November 2021, Vol. 248, No. 11


15-Mile Pipeline Provides Path for High-Temp Water from Deep Underground

By Steve Cooper, Infrastructure Reporter  

The Delaware Basin, part of the Permian Basin, is currently the most active area in the United States by rig count for oil and gas production.  Bringing oil and gas to the surface also brings produced water, either found in the underground formations or from fracking.  There can be anywhere from four to ten barrels of brackish water produced for each barrel of oil.  To capture those vast amounts of water, Crestwood Equity Partners LP, designed a saltwater disposal facility and pipeline network.    

Photo: Performance Pipe
Photo: Performance Pipe

The Desert Hills pipeline would eventually use approximately 80,000 feet of polyethylene, raised temperature (PE-RT) high-density polyethylene (HDPE) PE 4710 pipe to provide E&P companies with a way to dispose of the water.    

According to Crestwood, the entire Delaware Basin produced water gathering volumes averaged 48 million barrels during the first quarter 2021.  The engineered pipe was selected because of the sustained, elevated temperature of the produced water reaching Crestwood’s system in combination with the 50 to 150 psi operating pressure of the pipelines.    

Crestwood owns and operates midstream businesses in multiple shale resource plays across the United States and is engaged in the gathering, processing, treating, compression, storage and transportation of natural gas; storage, transportation, terminaling and marketing of NGLs; gathering, storage, terminaling and marketing of crude oil; and gathering and disposal of produced water.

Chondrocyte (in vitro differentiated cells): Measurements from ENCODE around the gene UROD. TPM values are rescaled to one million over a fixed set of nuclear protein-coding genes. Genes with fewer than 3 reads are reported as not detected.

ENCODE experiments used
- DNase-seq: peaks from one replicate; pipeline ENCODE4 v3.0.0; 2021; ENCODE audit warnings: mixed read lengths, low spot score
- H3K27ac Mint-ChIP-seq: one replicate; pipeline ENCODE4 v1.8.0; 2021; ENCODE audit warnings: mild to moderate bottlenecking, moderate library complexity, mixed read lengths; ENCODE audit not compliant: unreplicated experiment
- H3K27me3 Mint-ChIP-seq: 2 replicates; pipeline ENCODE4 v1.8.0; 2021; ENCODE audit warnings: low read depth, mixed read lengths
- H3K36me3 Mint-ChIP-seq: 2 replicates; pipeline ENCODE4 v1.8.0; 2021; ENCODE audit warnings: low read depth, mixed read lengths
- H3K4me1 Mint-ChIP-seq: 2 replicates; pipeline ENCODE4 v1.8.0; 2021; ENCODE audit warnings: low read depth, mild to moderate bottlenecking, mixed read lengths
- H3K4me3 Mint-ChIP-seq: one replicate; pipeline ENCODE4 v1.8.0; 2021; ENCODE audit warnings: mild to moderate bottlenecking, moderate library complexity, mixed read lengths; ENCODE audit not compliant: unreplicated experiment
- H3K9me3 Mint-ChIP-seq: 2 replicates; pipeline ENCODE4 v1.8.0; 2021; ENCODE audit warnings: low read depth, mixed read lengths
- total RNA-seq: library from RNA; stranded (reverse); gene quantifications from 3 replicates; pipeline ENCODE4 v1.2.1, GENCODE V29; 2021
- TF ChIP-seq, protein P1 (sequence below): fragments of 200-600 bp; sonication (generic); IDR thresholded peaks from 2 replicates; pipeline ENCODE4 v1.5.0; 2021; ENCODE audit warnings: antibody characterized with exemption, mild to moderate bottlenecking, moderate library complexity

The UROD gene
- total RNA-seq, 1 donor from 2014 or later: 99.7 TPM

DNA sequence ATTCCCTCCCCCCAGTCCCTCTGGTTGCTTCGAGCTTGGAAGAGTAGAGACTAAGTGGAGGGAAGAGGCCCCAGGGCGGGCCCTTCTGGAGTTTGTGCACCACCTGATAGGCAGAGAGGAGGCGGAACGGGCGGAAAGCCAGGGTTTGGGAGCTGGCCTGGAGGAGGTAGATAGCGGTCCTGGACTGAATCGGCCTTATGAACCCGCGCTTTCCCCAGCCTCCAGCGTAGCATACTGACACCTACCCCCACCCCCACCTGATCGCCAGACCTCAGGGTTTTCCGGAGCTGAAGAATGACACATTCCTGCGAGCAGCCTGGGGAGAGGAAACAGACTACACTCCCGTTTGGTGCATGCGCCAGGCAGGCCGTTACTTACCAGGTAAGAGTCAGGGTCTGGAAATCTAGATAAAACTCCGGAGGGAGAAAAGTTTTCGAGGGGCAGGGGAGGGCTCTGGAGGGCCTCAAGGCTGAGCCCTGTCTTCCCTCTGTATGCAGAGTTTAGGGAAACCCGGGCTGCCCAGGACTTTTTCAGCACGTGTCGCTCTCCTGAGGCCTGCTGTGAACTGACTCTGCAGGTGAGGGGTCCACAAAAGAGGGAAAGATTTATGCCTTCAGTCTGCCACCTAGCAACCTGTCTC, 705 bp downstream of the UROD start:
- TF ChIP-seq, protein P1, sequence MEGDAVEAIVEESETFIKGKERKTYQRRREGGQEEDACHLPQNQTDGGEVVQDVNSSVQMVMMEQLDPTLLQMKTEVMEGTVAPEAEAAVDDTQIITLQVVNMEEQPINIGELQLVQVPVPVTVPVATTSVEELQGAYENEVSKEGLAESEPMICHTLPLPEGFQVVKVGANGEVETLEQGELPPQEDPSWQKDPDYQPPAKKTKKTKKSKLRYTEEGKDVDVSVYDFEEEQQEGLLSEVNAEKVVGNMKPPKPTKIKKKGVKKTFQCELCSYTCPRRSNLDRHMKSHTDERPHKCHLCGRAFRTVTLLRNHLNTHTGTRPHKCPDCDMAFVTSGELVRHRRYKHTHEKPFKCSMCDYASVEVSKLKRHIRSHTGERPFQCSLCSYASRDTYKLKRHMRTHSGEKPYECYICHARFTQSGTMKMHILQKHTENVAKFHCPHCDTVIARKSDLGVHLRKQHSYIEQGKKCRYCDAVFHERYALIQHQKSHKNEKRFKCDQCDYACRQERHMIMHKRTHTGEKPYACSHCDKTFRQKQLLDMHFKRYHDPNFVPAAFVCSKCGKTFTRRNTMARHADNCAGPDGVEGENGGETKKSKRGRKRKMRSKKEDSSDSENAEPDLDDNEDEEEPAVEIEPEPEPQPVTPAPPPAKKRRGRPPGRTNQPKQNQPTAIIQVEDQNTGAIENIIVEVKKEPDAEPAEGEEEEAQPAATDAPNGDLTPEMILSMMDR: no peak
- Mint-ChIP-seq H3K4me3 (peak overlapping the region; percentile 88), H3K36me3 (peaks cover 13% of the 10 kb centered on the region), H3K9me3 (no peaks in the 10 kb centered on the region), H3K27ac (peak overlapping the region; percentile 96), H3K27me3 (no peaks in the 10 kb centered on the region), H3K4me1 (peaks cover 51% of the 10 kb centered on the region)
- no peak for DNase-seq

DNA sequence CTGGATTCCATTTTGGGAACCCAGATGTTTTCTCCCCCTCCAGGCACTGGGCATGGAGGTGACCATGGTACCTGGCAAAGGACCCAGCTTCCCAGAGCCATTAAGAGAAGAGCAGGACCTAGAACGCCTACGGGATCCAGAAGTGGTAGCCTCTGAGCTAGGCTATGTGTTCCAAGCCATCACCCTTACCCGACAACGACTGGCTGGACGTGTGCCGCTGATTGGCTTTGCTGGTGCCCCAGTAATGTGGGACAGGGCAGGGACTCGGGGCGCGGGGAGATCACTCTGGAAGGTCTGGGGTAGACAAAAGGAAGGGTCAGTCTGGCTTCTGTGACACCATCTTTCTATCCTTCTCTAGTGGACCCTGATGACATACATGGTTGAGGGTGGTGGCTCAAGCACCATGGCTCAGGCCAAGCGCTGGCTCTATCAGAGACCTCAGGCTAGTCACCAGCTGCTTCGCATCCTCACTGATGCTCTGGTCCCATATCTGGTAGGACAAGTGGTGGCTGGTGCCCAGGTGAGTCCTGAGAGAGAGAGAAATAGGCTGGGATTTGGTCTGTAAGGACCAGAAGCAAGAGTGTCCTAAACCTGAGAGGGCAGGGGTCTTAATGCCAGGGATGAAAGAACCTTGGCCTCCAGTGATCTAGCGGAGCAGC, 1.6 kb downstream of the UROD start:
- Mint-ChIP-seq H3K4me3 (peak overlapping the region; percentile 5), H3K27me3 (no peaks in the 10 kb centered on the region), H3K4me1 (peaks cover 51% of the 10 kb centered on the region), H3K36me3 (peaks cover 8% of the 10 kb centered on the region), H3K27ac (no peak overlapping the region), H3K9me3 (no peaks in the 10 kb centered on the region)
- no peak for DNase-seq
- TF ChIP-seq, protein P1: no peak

Photo: Performance Pipe
Photo: Performance Pipe

“We looked at the various options for our water gathering system when we were building the Desert Hills pipeline,” explained Eric Ormond, senior vice president, Engineering & Project Management at Crestwood.  “This included chillers, which tend to be costly to operate and use a lot of electricity.  We considered stainless steel pipe, but it would be expensive and prone to stress cracks at high temperatures.  Carbon steel pipe, we felt, would have a problem handling the microbes and the concentration of iron sulfide found in the water, and the need for corrosion inhibitors would increase opex costs.  Composite pipe, as well, would be too costly, as using it would require three lines of 8-inch diameter pipe.  The pipeline would be about 15 miles long, so cost per linear foot was a significant consideration.  The HDPE PE 4710 PE-RT pipe fit our needs to move up to 200,000 barrels a day of produced water.”  

The Desert Hills Pipeline won the Project of the Year Award from the Plastics Pipe Institute, Inc. (PPI).    

“By simplifying and streamlining the logistics of hot water transportation,” stated David M. Fink, president of PPI, “the PE-RT pipe system provided a solution to ongoing issues that oil and gathering facilities face. This includes state limitations and regulations on disposal, concerns around variable operating costs, and safety plus reliability.  Because this project helped set the groundwork for an innovative solution that serves as an example and opportunity for others in the industry, it earned a Project of the Year Award for our Energy Piping Systems Division.”  

Some of the polyethylene pipe used in the project. (Photo: Performance Pipe)